A sync procedure may be initiated in many different ways. For example, a sync procedure might be initiated when a user connects a mobile phone, like the mobile phone 120 of FIG. 1, or PDA, like the PDA 130, to a desktop PC, like the desktop PC 110. As will be explained in more detail below, this connection might result in the initiation and execution of a sync procedure that synchronizes only the mobile phone or PDA with the desktop PC, or might result in the initiation and execution of a sync procedure that also involves sync operations between, for example, the desktop PC and multiple other sync targets, like a photo service such as the photo service 180 of FIG. 1, a music service such as the music service 160, and so on. Another event that might initiate a sync procedure is the passage of a defined amount of time. For example, a desktop PC that is constantly connected to a photo service via the Internet might be set to initiate a sync procedure that includes the photo service every hour. Yet another event that might initiate a sync procedure is the modification of a particular piece of data stored by a member of a sync community. For example, when a user modifies a contact, perhaps using a PDA, using a desktop PC, or using a personal information management service, like the personal information management service 140 of FIG. 1, a sync procedure involving one or more of these sync targets might be initiated.
In one implementation of the plan sync orchestration operation 412, the sync procedure initiated in operation 410 is orchestrated to more efficiently meet the needs or intent of a user, an application, or some other entity or combination of such entities. This may involve operations and calculations that ultimately identify such information as: one or more sync targets that should be synchronized as part of the sync procedure, the order in which the identified sync targets should be synchronized, and which sync operation(s) should be completed before the synchronization between the sync initiator and the sync entity can be considered complete, so that, for example, the sync initiator can be disconnected from the sync community.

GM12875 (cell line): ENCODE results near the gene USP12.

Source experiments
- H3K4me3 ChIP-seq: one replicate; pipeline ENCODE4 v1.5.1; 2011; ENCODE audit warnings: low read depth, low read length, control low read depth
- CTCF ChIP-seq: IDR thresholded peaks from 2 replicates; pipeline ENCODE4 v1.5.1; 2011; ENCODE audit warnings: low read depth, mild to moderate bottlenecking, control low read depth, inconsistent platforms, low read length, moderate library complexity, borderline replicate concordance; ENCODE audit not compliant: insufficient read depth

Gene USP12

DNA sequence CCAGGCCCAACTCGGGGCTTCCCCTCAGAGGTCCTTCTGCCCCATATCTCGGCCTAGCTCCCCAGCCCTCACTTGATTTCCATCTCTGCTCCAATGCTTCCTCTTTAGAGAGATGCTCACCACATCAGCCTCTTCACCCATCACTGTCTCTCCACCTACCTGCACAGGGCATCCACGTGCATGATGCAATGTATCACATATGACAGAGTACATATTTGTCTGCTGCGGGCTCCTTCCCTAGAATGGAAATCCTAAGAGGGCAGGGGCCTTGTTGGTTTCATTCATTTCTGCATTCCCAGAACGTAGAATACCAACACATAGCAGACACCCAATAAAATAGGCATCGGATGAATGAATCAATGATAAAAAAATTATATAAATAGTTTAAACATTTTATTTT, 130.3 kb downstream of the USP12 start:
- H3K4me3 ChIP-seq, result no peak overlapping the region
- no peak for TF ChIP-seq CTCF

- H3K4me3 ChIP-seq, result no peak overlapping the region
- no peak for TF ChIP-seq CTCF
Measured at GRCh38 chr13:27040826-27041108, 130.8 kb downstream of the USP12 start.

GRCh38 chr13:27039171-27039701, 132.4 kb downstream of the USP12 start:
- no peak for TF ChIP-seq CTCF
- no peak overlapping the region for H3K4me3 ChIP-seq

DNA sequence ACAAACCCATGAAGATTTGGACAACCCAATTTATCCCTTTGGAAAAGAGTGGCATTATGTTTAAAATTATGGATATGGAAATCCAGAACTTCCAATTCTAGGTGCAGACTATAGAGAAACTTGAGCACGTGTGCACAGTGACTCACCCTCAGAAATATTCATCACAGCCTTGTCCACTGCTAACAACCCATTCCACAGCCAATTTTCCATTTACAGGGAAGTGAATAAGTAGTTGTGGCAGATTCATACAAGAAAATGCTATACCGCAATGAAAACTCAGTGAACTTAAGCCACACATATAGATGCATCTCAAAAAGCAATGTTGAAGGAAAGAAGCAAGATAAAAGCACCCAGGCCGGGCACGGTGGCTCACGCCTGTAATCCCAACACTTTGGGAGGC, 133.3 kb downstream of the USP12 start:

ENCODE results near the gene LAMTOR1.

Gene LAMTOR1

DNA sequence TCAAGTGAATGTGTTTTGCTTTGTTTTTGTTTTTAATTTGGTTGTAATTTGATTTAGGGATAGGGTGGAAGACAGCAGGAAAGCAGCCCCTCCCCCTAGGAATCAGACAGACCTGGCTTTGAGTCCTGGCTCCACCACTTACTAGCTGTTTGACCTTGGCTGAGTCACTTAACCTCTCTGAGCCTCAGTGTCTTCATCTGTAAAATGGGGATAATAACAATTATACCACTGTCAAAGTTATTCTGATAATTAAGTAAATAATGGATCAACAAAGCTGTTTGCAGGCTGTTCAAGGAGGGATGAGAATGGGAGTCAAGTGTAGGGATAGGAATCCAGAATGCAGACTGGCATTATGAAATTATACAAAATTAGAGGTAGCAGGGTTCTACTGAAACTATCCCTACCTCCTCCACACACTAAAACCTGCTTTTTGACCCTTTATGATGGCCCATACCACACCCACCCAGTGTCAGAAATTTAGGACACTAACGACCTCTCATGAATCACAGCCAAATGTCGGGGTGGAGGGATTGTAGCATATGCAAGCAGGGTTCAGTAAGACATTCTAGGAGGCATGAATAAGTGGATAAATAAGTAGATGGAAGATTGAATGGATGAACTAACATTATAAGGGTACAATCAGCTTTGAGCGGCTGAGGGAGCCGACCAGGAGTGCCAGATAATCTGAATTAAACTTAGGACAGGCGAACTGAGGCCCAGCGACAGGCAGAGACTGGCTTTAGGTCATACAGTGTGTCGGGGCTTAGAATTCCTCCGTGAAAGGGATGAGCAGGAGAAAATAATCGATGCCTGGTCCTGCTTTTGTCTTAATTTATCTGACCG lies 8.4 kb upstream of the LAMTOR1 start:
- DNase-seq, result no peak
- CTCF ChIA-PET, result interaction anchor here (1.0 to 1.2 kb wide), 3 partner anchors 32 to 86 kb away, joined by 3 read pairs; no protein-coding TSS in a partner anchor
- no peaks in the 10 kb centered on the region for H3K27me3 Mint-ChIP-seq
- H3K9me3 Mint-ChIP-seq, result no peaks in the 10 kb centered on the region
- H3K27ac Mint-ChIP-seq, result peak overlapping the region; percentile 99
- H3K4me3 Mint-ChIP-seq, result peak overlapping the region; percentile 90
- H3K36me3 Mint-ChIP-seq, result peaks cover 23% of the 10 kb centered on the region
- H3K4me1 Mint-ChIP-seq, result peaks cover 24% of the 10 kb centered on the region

The plan sync orchestration operation 412 may consider a variety of pieces of input data in determining how to orchestrate the sync procedure. For example, the plan sync orchestration operation 412 may use the types of data supported by a sync participant, such as the sync initiator, as one of the factors used to determine how the sync procedure should be orchestrated. As just one example, if the sync procedure was initiated by the connection of a media player device, that supports music and video files, to a desktop PC, the plan sync orchestration operation 412 might decide to first perform a sync operation between the desktop PC and a music service that holds music files of interest to the user, and then to perform a sync operation between the desktop PC and the connected media player. In another example, the plan sync orchestration operation 412 may decide to first synchronize the desktop PC and the media player—perhaps so the user of the media player can disconnect and go—and only then synchronize the desktop PC and the music service, and then even later possibly execute another sync operation between the now updated desktop PC and the media player, if the media player is still connected.
For additional discussion of the how operation 412 might be implemented and the input data that might be considered by an implementation of operation 412, refer to the discussion associated with FIG. 5, below.
In an implementation of operation 414, the operational flow 400 determines if the sync procedure planned as part of operation 412 has been completed. For example, operation 414 might evaluate whether all of the sync operations identified in operation 412 have been performed. In another or the same implementation of operation 414, the sync procedure might be deemed complete if all of the sync targets and sync entities involved in the sync procedure have converged—that is, they have synchronized all relevant data and possibly resolved any conflicts between the synchronized data. In yet other or the same implementations, operation 414 may include the use of a time threshold, where a sync procedure is deemed complete after some period of time has elapsed. If the sync procedure is complete, the operational flow ends. If the sync procedure is not complete, the operational flow proceeds to operation 416, described below. In a sync procedure with multiple identified sync targets or sync operations, both operation 414 and operation 416 may be executed multiple times, until all of the identified sync targets have been synchronized.